Capturing New Zealand’s transmissions

Media Services equipment used to digitise content from older formats, with televisions showing footage from previous TV broadcasts, including Sir Paul Holmes.

Media Services equipment used to digitise content from older formats.

“New Zealand had its own history, its own politics, its own literature, which was every bit as important as that of Britain”

On the 1st June 1960 New Zealand experienced its first official television broadcast. Transmitting from the AKTV-2 Shortland Street studios a mixture of entertainment was on view including an episode of ‘The Adventures of Robin Hood’, an interview with visiting English ballerina Beryl Grey, and a live performance by the Howard Morrison Quartet1. The service rapidly expanded and by 1965 studios were operating in the four main centres, seven nights a week, for a total of 50 hours2.

Broadcast media captured as a research resource

University of Auckland’s Professor Robert Chapman, who provided the country’s first televised election coverage, was a firm believer that “New Zealand had its own history, its own politics, its own literature, which was every bit as important as that of Britain”3. This led to him recording large numbers of radio and television broadcasts to inform his own research, eventually became a resource of the Politics and International Relations Department.

In 2011 these recordings became a key Libraries and Learning Services audio visual collection, known as the Chapman Archive. Broadcast media has come to Libraries and Learning Services from a number of other sources as well, including the Māori Studies Department, and the Faculty of Arts.

Still from On Line 1984 Election, with the Auckland city skyline in the background.

Television New Zealand. (Producer). (1984, Jun. 26). On Line: Election 1984 [Television series episode]. New Zealand: TVNZ. A television talk-back experiment, where politicians engaged in live phone-in dialogue with viewers.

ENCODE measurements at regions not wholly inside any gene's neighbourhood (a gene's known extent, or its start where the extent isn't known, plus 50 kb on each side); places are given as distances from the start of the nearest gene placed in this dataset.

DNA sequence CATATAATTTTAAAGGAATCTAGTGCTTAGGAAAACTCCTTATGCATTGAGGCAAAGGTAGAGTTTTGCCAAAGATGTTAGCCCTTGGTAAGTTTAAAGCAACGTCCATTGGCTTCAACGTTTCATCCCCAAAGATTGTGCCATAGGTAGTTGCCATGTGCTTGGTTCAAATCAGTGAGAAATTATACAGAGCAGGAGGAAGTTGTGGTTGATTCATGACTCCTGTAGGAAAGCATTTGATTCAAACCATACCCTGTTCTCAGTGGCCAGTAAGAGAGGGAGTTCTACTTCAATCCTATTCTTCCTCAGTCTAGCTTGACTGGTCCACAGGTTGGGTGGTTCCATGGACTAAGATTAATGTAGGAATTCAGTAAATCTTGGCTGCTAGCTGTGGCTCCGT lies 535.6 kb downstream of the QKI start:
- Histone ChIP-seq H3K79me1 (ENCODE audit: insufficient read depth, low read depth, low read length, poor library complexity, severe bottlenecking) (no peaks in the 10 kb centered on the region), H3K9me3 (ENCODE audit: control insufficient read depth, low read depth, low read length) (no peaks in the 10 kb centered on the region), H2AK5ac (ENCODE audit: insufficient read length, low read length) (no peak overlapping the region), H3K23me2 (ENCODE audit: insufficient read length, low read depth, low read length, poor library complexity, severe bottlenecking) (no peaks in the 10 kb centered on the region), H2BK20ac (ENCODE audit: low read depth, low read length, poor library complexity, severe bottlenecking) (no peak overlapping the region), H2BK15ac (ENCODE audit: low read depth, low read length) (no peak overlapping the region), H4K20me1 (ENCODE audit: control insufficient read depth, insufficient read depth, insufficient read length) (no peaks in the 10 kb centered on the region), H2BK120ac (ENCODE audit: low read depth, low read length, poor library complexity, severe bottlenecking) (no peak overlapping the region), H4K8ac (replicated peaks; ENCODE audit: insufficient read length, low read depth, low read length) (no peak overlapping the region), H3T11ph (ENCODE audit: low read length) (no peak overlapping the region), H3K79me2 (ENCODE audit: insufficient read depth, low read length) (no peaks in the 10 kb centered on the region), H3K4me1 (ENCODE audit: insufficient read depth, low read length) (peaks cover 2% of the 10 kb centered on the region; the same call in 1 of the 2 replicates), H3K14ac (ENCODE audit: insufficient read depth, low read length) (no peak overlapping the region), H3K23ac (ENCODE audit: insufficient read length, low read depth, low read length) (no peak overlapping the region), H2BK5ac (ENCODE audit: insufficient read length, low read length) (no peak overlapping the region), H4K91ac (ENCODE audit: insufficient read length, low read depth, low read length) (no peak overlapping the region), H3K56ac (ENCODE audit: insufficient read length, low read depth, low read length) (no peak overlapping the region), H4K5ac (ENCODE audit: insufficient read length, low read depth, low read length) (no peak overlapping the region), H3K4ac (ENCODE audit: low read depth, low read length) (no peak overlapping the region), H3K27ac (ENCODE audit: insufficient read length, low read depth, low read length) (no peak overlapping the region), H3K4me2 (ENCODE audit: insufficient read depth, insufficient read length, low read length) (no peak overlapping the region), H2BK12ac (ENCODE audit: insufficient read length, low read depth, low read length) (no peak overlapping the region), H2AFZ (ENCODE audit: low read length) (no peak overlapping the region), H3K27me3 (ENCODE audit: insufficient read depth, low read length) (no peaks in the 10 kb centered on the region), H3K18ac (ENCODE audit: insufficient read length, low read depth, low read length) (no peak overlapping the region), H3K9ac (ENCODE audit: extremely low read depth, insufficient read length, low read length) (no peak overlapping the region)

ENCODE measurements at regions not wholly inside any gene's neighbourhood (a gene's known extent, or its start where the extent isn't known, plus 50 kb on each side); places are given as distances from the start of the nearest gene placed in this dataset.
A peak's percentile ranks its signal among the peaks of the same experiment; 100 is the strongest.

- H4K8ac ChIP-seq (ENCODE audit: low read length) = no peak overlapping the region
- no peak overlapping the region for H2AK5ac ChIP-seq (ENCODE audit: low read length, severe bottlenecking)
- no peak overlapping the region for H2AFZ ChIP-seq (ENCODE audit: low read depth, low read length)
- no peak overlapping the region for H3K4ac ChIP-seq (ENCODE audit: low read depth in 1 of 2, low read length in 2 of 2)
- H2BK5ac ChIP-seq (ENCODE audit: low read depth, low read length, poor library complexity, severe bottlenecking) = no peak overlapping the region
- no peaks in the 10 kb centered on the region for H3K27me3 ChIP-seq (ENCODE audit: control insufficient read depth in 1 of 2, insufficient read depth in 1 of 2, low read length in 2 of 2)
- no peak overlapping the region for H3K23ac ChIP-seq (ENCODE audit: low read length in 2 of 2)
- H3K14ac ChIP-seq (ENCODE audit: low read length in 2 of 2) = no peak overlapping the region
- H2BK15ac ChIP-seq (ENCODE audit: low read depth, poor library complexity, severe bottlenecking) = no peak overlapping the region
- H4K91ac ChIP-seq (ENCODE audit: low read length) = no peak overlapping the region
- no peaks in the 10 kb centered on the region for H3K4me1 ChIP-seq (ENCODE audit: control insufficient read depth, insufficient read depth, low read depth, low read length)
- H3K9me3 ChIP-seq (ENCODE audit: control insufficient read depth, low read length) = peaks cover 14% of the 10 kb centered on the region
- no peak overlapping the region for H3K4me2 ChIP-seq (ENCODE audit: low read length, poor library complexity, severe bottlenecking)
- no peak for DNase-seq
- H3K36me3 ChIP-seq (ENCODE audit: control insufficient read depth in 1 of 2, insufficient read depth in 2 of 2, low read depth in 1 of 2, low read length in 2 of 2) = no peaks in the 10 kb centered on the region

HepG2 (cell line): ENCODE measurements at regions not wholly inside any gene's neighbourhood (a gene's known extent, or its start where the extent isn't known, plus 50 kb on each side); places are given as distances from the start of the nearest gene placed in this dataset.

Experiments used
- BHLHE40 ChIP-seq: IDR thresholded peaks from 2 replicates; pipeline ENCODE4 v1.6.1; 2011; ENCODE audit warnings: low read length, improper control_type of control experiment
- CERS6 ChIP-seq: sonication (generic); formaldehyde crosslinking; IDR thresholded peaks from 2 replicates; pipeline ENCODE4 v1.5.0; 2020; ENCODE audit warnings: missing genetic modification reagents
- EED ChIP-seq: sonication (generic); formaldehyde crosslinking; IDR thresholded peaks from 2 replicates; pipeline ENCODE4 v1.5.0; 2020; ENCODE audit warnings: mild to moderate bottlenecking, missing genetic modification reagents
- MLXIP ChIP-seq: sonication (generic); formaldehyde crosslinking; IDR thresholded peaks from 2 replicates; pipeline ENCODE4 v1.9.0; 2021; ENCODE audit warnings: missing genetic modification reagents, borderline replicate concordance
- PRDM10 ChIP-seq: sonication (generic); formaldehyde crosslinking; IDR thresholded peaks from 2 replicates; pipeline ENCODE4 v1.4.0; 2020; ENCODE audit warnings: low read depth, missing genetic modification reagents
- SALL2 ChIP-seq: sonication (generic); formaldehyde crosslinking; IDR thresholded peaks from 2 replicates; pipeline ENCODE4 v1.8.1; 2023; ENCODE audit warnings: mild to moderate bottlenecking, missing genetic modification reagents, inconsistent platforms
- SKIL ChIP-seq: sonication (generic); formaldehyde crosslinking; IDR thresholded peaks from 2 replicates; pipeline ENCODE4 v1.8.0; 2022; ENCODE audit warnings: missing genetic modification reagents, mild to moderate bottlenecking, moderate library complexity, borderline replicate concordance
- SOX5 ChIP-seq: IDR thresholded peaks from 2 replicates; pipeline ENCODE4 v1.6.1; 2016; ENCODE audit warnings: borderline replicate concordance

A growing research collection available online

We are working to convert the older formats of recorded broadcasts into digitised recordings, and the permanent collection continues to grow. Online access is through the modern TV and Radio4 interface.
Collection strengths include:

  • Extensive coverage of New Zealand news and current affairs
  • New Zealand general election coverage back to 1966
  • Political commentary
  • New Zealand and Pacific arts programming
  • Māori language programming
  • Themed playlists

Professor Chapman would be proud to know that TV and Radio continues the tradition of support to University of Auckland researchers with a window into New Zealand’s past reflecting our political, social, cultural and economic history.

Discover more for yourself within TV and Radio today.

William Hamill, Media Services

1 Boyd-Bell, R. (1985). New Zealand television: the first 25 years. Auckland, New Zealand: Reed Methuen.
2 Ministry for Culture and Heritage. (2016). New Zealand’s first official TV broadcast. Retrieved from
3 Aimer, P., Falconer, P., Rudman, B. (2004, June 5). New Zealand Politics a lifelong passion. New Zealand Herald, p. A26.
4 TV and Radio is an online resource available to the University of Auckland community of staff, students and researchers.